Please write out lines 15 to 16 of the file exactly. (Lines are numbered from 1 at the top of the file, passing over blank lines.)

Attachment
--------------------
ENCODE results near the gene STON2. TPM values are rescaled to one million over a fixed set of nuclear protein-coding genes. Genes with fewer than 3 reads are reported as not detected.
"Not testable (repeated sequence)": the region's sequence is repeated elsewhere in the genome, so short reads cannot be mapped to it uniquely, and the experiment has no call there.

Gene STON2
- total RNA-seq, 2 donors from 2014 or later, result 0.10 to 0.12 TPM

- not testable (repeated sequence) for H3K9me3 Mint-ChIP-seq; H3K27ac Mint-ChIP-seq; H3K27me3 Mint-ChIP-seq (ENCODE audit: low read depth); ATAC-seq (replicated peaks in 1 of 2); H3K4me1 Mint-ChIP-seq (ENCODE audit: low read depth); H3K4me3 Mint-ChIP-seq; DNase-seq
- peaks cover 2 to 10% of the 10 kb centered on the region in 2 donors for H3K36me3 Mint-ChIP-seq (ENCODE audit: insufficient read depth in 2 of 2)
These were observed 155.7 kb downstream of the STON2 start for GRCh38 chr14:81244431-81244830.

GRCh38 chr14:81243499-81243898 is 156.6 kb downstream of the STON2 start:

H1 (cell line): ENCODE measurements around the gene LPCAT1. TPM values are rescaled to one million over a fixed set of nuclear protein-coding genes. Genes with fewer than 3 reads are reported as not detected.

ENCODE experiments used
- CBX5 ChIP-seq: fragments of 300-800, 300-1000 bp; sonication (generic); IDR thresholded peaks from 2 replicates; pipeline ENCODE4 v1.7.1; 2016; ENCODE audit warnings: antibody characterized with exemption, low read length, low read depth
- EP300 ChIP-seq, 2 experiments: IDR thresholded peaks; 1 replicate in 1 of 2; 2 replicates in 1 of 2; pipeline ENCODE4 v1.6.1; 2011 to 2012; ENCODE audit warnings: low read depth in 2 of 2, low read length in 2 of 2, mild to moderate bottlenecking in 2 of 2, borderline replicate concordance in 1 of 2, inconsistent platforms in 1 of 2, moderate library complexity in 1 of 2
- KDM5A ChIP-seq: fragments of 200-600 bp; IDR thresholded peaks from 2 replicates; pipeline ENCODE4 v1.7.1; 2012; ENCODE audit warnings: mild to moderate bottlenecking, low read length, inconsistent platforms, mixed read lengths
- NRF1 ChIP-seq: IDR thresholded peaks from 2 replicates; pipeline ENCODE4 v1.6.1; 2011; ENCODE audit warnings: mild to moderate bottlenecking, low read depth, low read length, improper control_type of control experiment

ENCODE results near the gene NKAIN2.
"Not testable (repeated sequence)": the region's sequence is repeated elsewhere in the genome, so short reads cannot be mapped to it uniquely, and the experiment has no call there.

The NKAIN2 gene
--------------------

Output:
ENCODE results near the gene NKAIN2.
"Not testable (repeated sequence)": the region's sequence is repeated elsewhere in the genome, so short reads cannot be mapped to it uniquely, and the experiment has no call there.